Esopus Meadows Lighthouse
The Esopus Meadows Lighthouse was nicknamed the “Maid of the Meadows.” It was finished in 1871 to replace one built in 1839 that was in ruinous condition. A lighthouse was needed to warn mariners of the mud flats, known as the Esopus Meadows, located between it and the western shore of the Hudson River. As the lighthouse was and is only accessible by water, it was created as a “family lighthouse.” The keeper and his family were living within the structure. The keeper’s house consisted of seven rooms with a kitchen, dining and sitting room on the first floor, and bedrooms on the second. The Esopus Meadows Lighthouse is the only lighthouse built with a wood frame and clapboard exterior remaining on the Hudson River.
The lighthouse was tended by family keepers as part of the Lighthouse Service until around World War II when the Coast Guard took over the Lighthouse Service. The Coast Guard manned the station until 1965. At that time the tower light was replaced with a solar powered navigation aid on the deck and the house was abandoned. Although only accessible by boat, without the care of resident keepers, the lighthouse decayed under the ruinous hands of vandals and Mother Nature.
In 1979 the Esopus Meadows Lighthouse was listed on the National Register of Historic Places. Restoration began in 1990 with the formation of Save Esopus Lighthouse Commission (SELC) and leasing of the lighthouse from the Coast Guard. Under direction of Arline Fitzpatrick funds were raised for extensive carpentry and roof repair. SELC was reorganized in 1997 and restoration continued. By the fall of 2000 a major milestone was reached with completion of the stabilization and leveling of the lighthouse.
More milestones occurred in July 2001 when the organization received a New York State Board of Regents provisional charter as a museum in the name of Esopus Meadows Lighthouse (EML). Then in September 2002 the deed to the lighthouse was formally presented to EML.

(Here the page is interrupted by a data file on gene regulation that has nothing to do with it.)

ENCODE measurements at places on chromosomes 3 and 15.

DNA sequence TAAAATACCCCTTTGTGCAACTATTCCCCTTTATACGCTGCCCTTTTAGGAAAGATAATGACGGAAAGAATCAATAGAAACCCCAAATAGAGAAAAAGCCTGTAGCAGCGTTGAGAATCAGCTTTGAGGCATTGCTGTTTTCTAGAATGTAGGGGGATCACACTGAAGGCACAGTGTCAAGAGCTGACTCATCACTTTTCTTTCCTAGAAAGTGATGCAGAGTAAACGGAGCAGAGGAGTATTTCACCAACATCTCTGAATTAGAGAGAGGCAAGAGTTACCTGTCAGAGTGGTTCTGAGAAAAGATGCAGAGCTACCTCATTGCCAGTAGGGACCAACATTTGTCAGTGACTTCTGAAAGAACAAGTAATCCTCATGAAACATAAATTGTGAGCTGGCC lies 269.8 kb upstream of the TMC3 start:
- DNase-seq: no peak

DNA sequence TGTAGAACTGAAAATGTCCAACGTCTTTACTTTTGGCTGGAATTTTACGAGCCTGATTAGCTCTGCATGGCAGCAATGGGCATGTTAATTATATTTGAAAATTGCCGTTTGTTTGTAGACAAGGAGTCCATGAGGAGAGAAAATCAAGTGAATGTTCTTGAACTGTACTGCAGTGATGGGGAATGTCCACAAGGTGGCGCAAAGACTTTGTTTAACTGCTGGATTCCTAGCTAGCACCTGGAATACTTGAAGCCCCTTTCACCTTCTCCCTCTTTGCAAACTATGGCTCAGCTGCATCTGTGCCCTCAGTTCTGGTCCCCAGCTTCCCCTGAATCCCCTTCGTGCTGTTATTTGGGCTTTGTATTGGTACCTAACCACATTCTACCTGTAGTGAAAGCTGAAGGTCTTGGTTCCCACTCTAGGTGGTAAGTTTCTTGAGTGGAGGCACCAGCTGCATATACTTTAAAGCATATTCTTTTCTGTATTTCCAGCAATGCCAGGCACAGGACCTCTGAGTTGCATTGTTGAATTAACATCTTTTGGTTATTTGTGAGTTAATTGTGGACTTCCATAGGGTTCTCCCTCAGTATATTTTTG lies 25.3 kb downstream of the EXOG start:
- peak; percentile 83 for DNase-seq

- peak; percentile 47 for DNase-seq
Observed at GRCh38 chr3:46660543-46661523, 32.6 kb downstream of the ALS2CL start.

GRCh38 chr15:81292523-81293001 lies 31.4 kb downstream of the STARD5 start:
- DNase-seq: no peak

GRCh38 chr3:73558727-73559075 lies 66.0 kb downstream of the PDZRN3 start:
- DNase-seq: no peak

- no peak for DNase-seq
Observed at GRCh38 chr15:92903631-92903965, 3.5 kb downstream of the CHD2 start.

Possibly the most rewarding milestone occurred on May 31, 2003 when the Coast Guard reinstalled a navigation light in the tower and Esopus Meadows Lighthouse, after 38 years of darkness, again became an active navigation aid.
Restoration work has continued, mostly by volunteers, and has progressed to the point that scheduled tours began in the summer of 2010. While tours have started, there is still a bit more restoration that needs to be completed, routine maintenance to be performed, and various help for running the tours. For more information, to volunteer, or take a tour call 845-848-3669. More information is also available at www.EsopusMeadowsLighthouse.org.
One of the great ladies of the Hudson River, the Saugerties Lighthouse has been guiding ships on the mighty river since 1869. As a navigational aid it was decommissioned in 1954. Restoration began after it was purchased by the Saugerties Lighthouse Conservancy in 1986.
The Saugerties Lighthouse has two other distinctions among the lighthouses of the Hudson River. First, it is the only lighthouse that welcomes overnight guests, making it the most unique B&B in the Valley. Second, it is the only lighthouse that you can stroll out to overland. The lighthouse can be reached using the nature preserve lying between it and the mainland.
The first lighthouse of the Esopus Creek at Saugerties was built in 1838 with funds from Congress. It was built to guide ships away from nearby shallows and into the Esopus Creek when Saugerties was a major port with daily commercial and passenger transportation. The light was five whale oil lamps with parabolic reflectors.
The present lighthouse was built in 1869. It sits on a massive circular stone base sixty feet in diameter. A sixth-order Fresnel lens was used with kerosene lamps. The foundation for the original lighthouse remains as a small island adjacent to the existing lighthouse. Automation of the light in 1954 made light keepers obsolete. The building was closed up and fell into disrepair and decay. Local historian Ruth Reynolds Glunt and architect Elise Barry succeeded in placing the lighthouse on the National Register in 1978. This stimulated local citizens to restore the building. In 1986 the newly formed Saugerties Lighthouse Conservancy acquired the lighthouse and the adjacent wetlands. After extensive fundraising and restoration work the building was completely reconstructed. After 36 years the light was restored to operation in the light tower on August 4, 1990.
Visiting the lighthouse is a pleasant and educational experience. Visitors can walk out to the lighthouse on the Nature Trail at any time. One can walk around the lighthouse and visit the island, the site of the original 1838 lighthouse. Benches and chairs are in place for relaxing and enjoying the views.